– Producing a bag of oranges so that you can have your waitress ‘freshly squeeze’ them for you, is frowned upon.

– Painting your fingernails or dousing yourself in Duty Free fragrance at the table releases a rather unpleasant odour for nearby patrons.

– TIPPING is NOT a place in China, it is a North American custom. TIPS actually means ‘To Insure Proper Service’.

Note: to stingy Dutch guys at YVR, yes your bill was $157.13, thank you for giving me exactly that.

I’ll Take A Four Legged Child Please


Defying Procreation

After one particularly heinous junk food binge, I stared down at my ridiculously bloated belly. I couldn’t help but think about being slowly yet surely, one of the last of my childless friends. This enlarged ‘food baby’ was about as close to experiencing pregnancy as I might get.

At 34 years old it seems there is a constant reminder thrown at me to bear children. From society, the media and of course… my mother. Apparently my ‘window of opportunity’ is getting smaller and smaller as time marches on. I have been told that the longer I wait, ‘the less likely it will happen’, ‘your ovaries are aging’, ‘you don’t know what you’re missing’, ‘children are a blessing’.

My child-bearing friends always insist that I have it good, that they desperately miss their freedom. These friends follow up with “but I wouldn’t trade them in for anything”. Let’s be honest here, what kind of mother would readily admit that the non-existence of their own offspring would make their lives so much happier? But the dirty truth does come out now and again, after a few glasses of wine of course, from friends willing to shed light on what really goes on in the homes occupied with children.

“It’s Alive!!! ALIVE!!!”….

The frightening stories of pregnancy and child birth alone are enough to scare off anyone with ears to listen. The permanent stretch marks, the constant mornings of vomiting yourself inside out, the weight gain that just doesn’t want to come off, the once sky-high breasts now resembling what could pass for tennis balls in a pair of pantyhose. Then there’s the ripping of one’s most delicate area….Is this a horror film?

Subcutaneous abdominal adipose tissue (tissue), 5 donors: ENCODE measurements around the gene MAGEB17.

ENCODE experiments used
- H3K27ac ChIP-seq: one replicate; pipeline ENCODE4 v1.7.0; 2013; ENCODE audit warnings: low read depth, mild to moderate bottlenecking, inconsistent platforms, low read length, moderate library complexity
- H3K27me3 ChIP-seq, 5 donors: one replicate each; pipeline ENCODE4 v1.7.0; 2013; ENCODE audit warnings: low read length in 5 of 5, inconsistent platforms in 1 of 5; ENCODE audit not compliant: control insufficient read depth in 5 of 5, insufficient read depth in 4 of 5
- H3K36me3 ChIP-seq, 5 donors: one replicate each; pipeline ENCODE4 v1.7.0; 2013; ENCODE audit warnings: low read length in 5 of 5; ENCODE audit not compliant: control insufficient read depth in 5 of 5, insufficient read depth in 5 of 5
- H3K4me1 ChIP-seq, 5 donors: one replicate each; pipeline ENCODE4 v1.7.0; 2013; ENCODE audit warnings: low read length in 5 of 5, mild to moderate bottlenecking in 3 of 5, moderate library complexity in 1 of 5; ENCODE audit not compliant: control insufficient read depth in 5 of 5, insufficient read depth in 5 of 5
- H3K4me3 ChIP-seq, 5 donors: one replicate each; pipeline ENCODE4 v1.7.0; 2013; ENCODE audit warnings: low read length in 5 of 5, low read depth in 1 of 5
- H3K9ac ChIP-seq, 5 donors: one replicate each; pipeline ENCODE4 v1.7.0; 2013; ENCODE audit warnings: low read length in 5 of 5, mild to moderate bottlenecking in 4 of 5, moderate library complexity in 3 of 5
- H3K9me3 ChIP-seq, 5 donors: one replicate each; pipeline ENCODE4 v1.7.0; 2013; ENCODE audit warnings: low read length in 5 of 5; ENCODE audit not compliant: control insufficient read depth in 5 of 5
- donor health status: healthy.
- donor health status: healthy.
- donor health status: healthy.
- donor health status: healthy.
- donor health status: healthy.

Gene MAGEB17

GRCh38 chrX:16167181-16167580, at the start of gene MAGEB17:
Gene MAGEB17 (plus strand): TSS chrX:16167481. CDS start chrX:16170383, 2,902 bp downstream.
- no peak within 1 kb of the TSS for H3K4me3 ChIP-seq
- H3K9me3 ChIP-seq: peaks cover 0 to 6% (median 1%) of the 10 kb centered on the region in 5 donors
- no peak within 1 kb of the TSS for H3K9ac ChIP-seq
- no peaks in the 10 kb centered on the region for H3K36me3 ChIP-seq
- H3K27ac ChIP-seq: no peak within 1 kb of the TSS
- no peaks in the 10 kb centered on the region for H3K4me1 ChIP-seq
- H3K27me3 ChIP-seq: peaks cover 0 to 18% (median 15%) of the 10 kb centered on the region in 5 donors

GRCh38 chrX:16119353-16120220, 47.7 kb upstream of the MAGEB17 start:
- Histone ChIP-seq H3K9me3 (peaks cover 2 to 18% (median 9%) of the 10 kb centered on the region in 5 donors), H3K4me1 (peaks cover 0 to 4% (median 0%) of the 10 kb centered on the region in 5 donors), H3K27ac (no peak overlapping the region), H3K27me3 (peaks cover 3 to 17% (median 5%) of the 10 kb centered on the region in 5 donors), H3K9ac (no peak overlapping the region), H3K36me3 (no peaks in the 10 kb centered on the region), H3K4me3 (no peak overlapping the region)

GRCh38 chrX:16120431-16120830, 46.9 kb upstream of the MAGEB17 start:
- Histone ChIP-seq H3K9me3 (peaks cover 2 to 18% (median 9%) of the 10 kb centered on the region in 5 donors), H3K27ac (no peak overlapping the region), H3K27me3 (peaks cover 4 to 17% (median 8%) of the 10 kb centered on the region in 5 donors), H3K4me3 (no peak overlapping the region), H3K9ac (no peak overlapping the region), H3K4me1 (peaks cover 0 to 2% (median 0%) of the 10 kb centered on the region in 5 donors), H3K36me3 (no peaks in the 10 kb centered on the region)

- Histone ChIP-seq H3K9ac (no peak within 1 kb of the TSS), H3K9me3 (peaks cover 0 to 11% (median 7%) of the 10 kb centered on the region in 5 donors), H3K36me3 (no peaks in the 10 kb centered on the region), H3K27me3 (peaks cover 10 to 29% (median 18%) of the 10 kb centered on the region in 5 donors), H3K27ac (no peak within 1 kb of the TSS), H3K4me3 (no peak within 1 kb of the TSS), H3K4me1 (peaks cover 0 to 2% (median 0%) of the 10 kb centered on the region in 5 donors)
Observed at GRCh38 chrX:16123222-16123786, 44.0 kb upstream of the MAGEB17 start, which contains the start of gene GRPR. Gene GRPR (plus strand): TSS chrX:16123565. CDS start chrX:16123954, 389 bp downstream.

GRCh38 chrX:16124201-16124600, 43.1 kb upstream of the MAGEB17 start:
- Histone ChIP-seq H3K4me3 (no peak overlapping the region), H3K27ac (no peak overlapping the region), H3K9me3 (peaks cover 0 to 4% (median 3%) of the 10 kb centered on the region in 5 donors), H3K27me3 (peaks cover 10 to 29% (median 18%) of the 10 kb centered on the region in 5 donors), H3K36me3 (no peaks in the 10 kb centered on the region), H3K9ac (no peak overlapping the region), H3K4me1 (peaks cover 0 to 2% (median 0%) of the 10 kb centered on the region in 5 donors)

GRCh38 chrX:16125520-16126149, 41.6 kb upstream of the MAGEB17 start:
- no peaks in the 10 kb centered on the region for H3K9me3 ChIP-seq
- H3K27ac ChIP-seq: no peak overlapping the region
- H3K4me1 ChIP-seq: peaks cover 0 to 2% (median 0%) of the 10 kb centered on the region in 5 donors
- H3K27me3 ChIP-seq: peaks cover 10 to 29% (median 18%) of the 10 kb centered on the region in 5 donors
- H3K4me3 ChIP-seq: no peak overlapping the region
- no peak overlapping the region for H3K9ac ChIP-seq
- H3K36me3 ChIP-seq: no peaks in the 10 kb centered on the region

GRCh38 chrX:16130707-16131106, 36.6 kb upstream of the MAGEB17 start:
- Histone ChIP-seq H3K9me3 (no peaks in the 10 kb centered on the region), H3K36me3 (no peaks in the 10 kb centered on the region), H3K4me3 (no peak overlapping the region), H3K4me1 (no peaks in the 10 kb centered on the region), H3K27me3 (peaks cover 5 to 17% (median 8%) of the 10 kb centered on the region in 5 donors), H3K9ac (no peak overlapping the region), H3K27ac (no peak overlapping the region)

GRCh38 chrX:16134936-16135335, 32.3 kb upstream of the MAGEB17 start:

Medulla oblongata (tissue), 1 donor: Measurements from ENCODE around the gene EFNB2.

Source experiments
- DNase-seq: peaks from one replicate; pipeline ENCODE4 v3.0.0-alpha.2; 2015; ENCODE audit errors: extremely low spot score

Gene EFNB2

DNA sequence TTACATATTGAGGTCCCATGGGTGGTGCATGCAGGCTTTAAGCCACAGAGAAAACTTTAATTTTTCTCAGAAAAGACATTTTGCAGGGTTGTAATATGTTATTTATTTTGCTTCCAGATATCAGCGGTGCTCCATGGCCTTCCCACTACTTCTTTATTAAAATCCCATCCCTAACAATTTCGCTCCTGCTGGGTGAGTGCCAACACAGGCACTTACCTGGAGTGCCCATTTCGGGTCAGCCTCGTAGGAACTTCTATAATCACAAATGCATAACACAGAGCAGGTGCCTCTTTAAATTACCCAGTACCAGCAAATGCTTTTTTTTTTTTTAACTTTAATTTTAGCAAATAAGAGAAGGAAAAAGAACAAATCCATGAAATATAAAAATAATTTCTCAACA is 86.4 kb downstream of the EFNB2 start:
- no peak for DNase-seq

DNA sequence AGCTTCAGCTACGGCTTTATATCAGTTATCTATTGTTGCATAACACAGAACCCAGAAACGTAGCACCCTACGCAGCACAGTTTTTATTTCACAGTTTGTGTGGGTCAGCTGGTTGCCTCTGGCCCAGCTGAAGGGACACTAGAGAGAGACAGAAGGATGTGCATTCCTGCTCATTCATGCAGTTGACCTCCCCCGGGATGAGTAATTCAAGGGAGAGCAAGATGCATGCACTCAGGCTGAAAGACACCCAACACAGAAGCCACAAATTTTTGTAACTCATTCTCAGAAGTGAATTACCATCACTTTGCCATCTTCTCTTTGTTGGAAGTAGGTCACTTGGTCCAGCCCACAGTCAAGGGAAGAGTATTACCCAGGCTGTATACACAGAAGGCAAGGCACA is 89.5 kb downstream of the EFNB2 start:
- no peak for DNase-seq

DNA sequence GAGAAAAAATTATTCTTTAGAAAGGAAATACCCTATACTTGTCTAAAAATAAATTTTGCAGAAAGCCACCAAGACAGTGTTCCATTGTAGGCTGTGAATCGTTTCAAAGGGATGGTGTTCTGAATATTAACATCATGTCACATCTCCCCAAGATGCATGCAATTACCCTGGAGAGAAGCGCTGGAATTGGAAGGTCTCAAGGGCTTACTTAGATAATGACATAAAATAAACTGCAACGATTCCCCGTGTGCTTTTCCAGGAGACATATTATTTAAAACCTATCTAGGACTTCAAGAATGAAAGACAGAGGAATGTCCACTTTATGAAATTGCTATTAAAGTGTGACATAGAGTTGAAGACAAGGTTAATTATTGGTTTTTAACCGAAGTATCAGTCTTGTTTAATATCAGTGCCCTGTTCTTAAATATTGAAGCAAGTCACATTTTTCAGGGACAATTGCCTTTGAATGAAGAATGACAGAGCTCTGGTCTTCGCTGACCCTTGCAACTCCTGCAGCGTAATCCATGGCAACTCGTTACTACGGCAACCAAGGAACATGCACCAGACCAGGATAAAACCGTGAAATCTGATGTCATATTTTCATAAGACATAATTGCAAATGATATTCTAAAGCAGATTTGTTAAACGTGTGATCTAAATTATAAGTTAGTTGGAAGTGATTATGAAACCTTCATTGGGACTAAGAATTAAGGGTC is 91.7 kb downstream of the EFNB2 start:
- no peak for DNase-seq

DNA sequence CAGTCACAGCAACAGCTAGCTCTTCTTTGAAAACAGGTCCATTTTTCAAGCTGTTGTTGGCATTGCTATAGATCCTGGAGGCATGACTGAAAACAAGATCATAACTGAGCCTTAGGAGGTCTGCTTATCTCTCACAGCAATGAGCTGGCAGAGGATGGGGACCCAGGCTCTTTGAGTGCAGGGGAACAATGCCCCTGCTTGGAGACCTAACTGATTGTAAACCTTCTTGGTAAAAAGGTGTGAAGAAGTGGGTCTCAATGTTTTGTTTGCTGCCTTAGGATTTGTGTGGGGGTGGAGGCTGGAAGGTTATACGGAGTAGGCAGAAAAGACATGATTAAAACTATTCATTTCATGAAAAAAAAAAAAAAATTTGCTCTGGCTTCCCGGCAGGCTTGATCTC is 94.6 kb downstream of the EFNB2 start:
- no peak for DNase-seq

Then you get to bring home what either looks like an alien or a really tiny old man, and listen to it scream all night long as you kiss goodbye to what was the last of your blissfully sleep-filled nights, along with your sanity.

No more peaceful five-star vacations filled with shoe shopping. Instead, insert loud, splashing, crying, hissy-fit filled trips to the lake and kiddie infested theme parks.

Then as they get older, you live in fear of quiet moments. Something is always going on when the house becomes silent. This silence is usually followed by some sort of art work on your freshly painted walls, done by your newly purchased nail polish, making its way onto your living room carpet for all to see.

The Puurrfect Solution

I think I will stick to parenting my cat. He spends hours a day sleeping by himself, is perfectly satisfied eating the same food, day in and day out, is easily amused by boxes and strings, AND… I can leave him alone in the house for days at a time, with his food on the floor and a place to go to the bathroom. When I return home, everything in the house is still intact as he runs directly to me, purrs affectionately as he brushes up against my face, then scurries off as if I never left.

You can leave a cat alone in your house for days but you can’t leave a child. Clearly I’m no expert but I’m pretty sure there are laws against that…

“Hey Michael, I carried a watermelon!”

Michael Buble

I See You Baby

For any woman who’s seen the movie Dirty Dancing as often as I have, you’ll know exactly what I mean by the watermelon title.

For those who don’t, here’s a quick breakdown; Jennifer Grey’s character, Baby, meets Patrick Swayze’s character, Johnny, for the first time. She’s so flustered by his sexiness that when he asks his cousin (who he’s enlisted Baby for help – to carry said produce into the dance party), “Yo cuz, what’s she doin’ here?”, Baby stutters out  “I carried a watermelon!”. Disgusted with herself, she continues to shake her head and mutter, “I carried a watermelon?!”

This unfortunate predicament was to be replicated in my first encounter with Canadian crooner, Michael Bublé.

Now Don’t Get Too Excited

I was at work when the watermelon moment occurred.

Serving tables in a restaurant at Vancouver Airport has its perks. One of them being the likelihood of running into a celebrity.

Now, I have seen a few low – key actors, athletes and probably some folk I should know (but don’t), so when Michael Bublé showed up, I figured I had the celebrity ‘meet and greet’ down to a pat. Nope….

Like a pack of twelve year old girls squealing like newborn pigs, myself and the other adult female employees all piled into the kitchen, fussing and fainting over the fact that this Canadian stud was in our range. Who was going to be brave enough to serve him? Who was going to be bold and ask for a photo? Were we allowed to take his photo? What if I tripped and fell “into his arms?”

I’m ashamed to say that none of this happened. No, not in the least. What really went down? Well, I did about five laps back and forth past his table, hoping for an opportune moment of some kind. Nada.

So you can imagine my heart leaping into my throat when the man himself stood up to remove his jacket and turn towards me, just as I was walking straight into his line of vision. He smiled a charming smile, looked at me as though he was waiting for me to say something and…. I stopped. Smiled the biggest toothiest grin you can imagine and before I knew what was happening, my two thumbs shot up in front of me and I said “AWESOME!”.

Hopefully next time he comes through the airport I’ll be on my day off!